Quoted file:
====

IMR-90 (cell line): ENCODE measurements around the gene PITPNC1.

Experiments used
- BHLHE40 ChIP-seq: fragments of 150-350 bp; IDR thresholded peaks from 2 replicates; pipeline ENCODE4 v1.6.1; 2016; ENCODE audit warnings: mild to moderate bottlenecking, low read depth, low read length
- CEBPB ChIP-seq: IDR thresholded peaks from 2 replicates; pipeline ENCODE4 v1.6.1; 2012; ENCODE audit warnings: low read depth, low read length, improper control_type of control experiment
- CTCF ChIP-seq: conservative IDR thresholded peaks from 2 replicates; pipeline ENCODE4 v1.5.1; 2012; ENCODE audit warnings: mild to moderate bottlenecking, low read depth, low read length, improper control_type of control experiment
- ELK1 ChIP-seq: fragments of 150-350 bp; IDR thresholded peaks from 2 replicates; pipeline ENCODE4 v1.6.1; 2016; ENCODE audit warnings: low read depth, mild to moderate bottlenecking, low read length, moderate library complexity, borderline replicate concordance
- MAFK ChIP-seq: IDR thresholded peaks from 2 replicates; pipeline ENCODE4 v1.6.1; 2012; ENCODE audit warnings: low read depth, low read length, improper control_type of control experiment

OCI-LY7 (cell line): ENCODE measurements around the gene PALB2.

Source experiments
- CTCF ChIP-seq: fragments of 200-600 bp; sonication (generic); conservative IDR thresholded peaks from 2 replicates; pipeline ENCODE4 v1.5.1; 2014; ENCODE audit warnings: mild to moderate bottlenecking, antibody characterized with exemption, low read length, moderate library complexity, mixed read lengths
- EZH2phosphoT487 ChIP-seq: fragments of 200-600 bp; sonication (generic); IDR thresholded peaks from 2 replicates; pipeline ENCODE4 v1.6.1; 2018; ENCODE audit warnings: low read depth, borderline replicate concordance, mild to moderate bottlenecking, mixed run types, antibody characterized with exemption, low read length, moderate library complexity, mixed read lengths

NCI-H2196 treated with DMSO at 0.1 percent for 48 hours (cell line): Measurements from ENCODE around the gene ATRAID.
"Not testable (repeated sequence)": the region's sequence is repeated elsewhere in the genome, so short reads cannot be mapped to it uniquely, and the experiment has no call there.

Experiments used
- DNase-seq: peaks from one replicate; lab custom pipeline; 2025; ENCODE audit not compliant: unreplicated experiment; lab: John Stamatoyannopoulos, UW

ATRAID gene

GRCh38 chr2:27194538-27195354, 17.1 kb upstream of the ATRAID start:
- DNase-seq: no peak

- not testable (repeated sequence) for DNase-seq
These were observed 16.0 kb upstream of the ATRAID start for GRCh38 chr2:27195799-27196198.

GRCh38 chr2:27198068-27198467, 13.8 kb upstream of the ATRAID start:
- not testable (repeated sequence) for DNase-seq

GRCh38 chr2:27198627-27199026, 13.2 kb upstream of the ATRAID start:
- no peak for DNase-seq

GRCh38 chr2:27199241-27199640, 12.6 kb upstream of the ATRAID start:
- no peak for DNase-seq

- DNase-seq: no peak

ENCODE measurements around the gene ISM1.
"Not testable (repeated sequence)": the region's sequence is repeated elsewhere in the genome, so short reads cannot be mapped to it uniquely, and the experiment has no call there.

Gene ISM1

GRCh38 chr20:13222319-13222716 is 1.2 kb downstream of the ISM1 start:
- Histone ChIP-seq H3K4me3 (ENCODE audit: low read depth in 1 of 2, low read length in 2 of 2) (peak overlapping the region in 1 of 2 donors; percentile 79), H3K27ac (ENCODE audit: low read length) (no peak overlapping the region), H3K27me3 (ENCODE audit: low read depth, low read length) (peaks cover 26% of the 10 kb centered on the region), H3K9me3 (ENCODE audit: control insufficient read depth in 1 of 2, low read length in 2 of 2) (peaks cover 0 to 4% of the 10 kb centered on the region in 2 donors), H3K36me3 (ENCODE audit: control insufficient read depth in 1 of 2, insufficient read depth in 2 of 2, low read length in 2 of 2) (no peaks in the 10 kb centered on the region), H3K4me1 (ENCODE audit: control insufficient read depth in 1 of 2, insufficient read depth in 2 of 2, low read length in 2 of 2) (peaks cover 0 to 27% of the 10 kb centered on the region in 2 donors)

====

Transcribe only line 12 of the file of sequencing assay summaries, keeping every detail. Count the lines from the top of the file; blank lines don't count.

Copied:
NCI-H2196 treated with DMSO at 0.1 percent for 48 hours (cell line): Measurements from ENCODE around the gene ATRAID.